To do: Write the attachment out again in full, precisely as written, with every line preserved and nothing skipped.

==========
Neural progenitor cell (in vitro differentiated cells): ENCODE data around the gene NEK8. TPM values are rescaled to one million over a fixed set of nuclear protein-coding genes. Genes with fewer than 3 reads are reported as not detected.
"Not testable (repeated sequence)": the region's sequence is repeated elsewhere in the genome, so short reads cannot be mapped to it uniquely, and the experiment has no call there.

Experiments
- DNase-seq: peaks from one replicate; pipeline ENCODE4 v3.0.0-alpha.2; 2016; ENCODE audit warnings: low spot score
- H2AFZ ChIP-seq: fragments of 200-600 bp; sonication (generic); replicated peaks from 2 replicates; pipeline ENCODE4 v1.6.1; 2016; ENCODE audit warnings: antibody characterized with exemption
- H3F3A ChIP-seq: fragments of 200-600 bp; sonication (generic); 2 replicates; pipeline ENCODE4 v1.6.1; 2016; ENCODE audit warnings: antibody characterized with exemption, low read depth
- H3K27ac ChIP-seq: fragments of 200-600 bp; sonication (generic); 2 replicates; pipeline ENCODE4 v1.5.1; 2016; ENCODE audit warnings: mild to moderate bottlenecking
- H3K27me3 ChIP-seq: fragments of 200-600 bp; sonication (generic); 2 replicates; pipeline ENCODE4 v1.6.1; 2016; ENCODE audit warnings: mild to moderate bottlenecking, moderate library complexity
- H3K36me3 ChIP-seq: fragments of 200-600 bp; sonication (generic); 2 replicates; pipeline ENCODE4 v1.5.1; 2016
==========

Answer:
Neural progenitor cell (in vitro differentiated cells): ENCODE data around the gene NEK8. TPM values are rescaled to one million over a fixed set of nuclear protein-coding genes. Genes with fewer than 3 reads are reported as not detected.
"Not testable (repeated sequence)": the region's sequence is repeated elsewhere in the genome, so short reads cannot be mapped to it uniquely, and the experiment has no call there.

Experiments
- DNase-seq: peaks from one replicate; pipeline ENCODE4 v3.0.0-alpha.2; 2016; ENCODE audit warnings: low spot score
- H2AFZ ChIP-seq: fragments of 200-600 bp; sonication (generic); replicated peaks from 2 replicates; pipeline ENCODE4 v1.6.1; 2016; ENCODE audit warnings: antibody characterized with exemption
- H3F3A ChIP-seq: fragments of 200-600 bp; sonication (generic); 2 replicates; pipeline ENCODE4 v1.6.1; 2016; ENCODE audit warnings: antibody characterized with exemption, low read depth
- H3K27ac ChIP-seq: fragments of 200-600 bp; sonication (generic); 2 replicates; pipeline ENCODE4 v1.5.1; 2016; ENCODE audit warnings: mild to moderate bottlenecking
- H3K27me3 ChIP-seq: fragments of 200-600 bp; sonication (generic); 2 replicates; pipeline ENCODE4 v1.6.1; 2016; ENCODE audit warnings: mild to moderate bottlenecking, moderate library complexity
- H3K36me3 ChIP-seq: fragments of 200-600 bp; sonication (generic); 2 replicates; pipeline ENCODE4 v1.5.1; 2016